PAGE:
© copyright Michael Barnett 2016
investment Firearms International
A little gun with a very big story This absolutely stunning little percussion over/under tap-action pistol has an awful lot to tell us, it won’t tell us everything it knows but it will tell us a lot. I purchased this gun from the US as “Maker Unknown”. At first I thought it was made in Belgium by one of the many anonymous Liege artisans working from their workshop at home. I have several pocket pistols made by Liege workers, they are beautiful little guns and stand up in their own right but they are not in the same league as this little pistol.                                                                          A closer examination of the photographs told me the gun was made, or at least proved                                                                          in London; the letters “GP” interlaced in a cypher and surmounted by a crown is the                                                                          definitive London proof mark. The letter “V” surmounted by a crown is the London                                                                          gunmakers’ viewmark. The letter “R” surmounted by a crown drew a blank with the experts I discussed it with and after searching through my extensive library but the gun was so beautiful and the London marks had me intrigued so I bought it. The breakthrough came thanks to Alain Daubresse’s superb source of research, littlegun.be, in Belgium. It was on Alain’s site that I found the same makers’ mark, crown over “R” on a pistol                                                     made by J. Richards of London. There was no doubt in my mind that these pistols were made by                                                     the same maker; the proof and makers’ marks are identical and the style of the pistols equally                                                     similar. littlegun.be Also the letter “R” is stamped on the frame under the butt of my pistol. That should have been the end of it but for one tiny little thing; this is a percussion pistol and Mr. Richards was long dead by the time percussion was embraced: - Gunmakers of London 1350-1850 Howard L. BlackmorePage 168 John 1   From Birmingham (?), free of Gunmakers Co., by redemption, 1781. Gunmaker, 114 Strand (corner of the Savoy Steps), 1775-7; 25 Strand, 1778-80; 4 Ball Alley, Lombard St., 1781-3; 54 Strand (near the Adelphi), 1782-1808; 55 Strand, 1809-21. d. 1821. Admin. (PCC). British Gunmakers Volume 1 – Londonderry Brown Page 196 JOHN RICHARDS (d.1821), gmkr (pons. from B/ham), 114 Strand, 1775-77; 25 Strand, 1778-80, 4 Ball Alley, Lombard St, 1781-83; 54 Strand, 1782-1808; 55 Strand, 1809- So, what to think? I got my magnifying glass out and discovered something very interesting. The gun was originally made as a flintlock, the conversion to percussion is the best I have ever seen but there are a couple of give-aways. 1. There is a hole next to the percussion nipple where the sliding safety would have locked the frizzen (batterie) in the safe (closed) position. 2. The sliding safety operates but has no useful purpose, it does not lock the hammer and the original linkage to the frizzen lock has been skilfully removed.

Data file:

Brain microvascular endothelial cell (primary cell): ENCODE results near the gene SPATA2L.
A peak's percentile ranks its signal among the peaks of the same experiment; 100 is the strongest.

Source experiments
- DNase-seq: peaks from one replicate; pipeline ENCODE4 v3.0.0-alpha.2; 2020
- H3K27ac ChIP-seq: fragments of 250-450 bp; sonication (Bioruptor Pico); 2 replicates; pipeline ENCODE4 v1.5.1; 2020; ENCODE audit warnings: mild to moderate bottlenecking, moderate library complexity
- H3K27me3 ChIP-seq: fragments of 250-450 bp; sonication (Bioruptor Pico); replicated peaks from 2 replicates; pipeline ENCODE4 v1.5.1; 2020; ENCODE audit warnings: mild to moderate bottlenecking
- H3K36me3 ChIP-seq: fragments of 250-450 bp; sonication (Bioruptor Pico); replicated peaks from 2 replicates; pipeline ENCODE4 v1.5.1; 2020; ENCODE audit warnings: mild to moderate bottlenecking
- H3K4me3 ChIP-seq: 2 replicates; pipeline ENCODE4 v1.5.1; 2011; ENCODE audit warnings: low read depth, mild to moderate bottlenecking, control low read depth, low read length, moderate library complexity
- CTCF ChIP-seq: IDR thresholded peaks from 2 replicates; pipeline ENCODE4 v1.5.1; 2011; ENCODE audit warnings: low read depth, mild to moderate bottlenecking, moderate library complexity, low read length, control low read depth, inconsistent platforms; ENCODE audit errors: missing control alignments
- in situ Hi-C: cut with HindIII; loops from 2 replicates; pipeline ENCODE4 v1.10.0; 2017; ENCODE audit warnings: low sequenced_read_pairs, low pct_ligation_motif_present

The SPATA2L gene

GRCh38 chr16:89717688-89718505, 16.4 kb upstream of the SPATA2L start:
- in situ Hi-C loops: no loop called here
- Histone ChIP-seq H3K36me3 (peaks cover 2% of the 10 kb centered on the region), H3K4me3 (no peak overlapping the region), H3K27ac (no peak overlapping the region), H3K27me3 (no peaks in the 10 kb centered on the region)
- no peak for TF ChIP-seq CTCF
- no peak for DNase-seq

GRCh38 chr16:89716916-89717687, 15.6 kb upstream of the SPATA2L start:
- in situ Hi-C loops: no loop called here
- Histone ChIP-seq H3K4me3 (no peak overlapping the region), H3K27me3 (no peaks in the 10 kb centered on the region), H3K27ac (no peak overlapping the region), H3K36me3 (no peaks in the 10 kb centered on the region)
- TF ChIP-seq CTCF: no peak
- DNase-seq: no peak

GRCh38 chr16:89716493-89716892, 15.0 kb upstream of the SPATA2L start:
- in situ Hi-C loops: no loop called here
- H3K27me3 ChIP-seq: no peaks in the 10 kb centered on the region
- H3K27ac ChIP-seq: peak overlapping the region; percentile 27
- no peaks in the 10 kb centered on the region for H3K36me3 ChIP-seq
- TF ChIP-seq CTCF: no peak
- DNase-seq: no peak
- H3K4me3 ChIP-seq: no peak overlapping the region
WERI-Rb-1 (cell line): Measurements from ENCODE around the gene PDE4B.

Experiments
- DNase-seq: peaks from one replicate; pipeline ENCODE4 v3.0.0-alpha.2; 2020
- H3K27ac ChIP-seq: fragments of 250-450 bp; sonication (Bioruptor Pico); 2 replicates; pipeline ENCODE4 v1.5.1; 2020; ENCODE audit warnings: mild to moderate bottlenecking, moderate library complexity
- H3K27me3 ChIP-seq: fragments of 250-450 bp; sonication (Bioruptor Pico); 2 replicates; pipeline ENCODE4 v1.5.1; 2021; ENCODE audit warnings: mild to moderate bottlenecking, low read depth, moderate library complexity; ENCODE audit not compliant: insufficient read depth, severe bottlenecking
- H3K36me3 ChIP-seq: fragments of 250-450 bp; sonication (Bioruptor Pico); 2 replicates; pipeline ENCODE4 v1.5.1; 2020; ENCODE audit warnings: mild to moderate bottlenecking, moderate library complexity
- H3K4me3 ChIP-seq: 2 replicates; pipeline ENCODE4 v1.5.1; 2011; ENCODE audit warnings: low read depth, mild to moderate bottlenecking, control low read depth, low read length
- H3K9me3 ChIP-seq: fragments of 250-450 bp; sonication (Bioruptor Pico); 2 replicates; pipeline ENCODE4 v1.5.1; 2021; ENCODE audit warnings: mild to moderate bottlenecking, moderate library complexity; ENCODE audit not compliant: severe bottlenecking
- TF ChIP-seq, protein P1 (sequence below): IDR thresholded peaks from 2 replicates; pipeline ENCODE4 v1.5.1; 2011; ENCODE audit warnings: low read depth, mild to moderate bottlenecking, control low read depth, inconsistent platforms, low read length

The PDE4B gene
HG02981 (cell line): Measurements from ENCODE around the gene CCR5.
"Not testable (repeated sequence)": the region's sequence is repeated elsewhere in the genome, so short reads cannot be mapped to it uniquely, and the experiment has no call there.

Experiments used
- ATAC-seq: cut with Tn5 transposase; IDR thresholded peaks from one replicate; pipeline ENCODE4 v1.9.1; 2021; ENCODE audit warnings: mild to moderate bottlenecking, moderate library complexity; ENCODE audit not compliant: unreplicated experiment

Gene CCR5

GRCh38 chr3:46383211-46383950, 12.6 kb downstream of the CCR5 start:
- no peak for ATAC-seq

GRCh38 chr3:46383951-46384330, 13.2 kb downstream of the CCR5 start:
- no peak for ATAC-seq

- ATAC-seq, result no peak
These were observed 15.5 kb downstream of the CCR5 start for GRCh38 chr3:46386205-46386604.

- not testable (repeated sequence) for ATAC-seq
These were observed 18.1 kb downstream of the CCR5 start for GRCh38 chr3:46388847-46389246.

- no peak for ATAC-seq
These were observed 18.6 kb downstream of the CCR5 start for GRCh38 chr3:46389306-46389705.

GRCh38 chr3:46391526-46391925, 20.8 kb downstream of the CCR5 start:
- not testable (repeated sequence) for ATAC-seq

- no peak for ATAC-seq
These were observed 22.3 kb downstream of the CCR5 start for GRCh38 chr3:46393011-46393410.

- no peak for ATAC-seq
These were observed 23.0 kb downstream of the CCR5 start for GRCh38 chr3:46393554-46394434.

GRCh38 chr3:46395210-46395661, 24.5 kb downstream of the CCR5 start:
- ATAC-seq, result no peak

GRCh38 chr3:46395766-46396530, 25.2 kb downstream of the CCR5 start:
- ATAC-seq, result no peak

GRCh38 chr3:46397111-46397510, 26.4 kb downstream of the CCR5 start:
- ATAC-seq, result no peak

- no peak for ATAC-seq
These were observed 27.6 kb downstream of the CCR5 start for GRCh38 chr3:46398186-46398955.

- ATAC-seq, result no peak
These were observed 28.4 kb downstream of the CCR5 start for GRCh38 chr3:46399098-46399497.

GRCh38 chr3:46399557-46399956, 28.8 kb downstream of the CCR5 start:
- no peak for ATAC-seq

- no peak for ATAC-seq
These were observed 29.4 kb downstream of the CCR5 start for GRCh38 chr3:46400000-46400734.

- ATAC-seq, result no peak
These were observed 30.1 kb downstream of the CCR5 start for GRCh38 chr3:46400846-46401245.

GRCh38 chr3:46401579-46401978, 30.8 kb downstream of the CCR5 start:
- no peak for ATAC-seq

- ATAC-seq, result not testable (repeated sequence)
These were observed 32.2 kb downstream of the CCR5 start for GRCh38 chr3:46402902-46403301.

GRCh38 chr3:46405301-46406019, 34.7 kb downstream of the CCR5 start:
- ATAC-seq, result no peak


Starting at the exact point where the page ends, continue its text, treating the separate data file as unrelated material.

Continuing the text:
So, there you have it, we now have all the answers – well no, not really, there are still some puzzles to solve: - 1. If the gun was designed as flintlock, and it clearly was, why would it have a compartment in the butt-cap for a spare nipple or percussion cap? The butt-cap is a perfect fit to the butt, as you can see,                                              but I suspect it wasn’t made for this gun because the hole where the screw                                              fastens it to the butt is threaded, why? 2. The inside of the hinged butt-flap is stamped “W”, is this the engraver, the person who converted the pistol, the person who cast the butt-cap?                                                                             There you have it; many questions answered and a few                                                                              that probably never will be. One thing we do know, this is a beautifully made and                                                                               engraved gun.                                                                               The conversion, which almost certainly was done after John Richards death, was done with consummate skill. I doubt we would even know the gun had been converted if it wasn’t for original safety slide (which, I suspect was not removed because it is beautifully engraved)  and the hole in the pan where it would have engaged the frizzen.
 It has been suggested to me, and I think I agree, that this pistol was never finished as a flintlock. John Richards could well have finished the gun as  percussion because his gun-shop was operating up to 1821 and flintlocks were being converted to percussion around that time.  I would really welcome any comments on this theory because the gun really does not look like a conversion.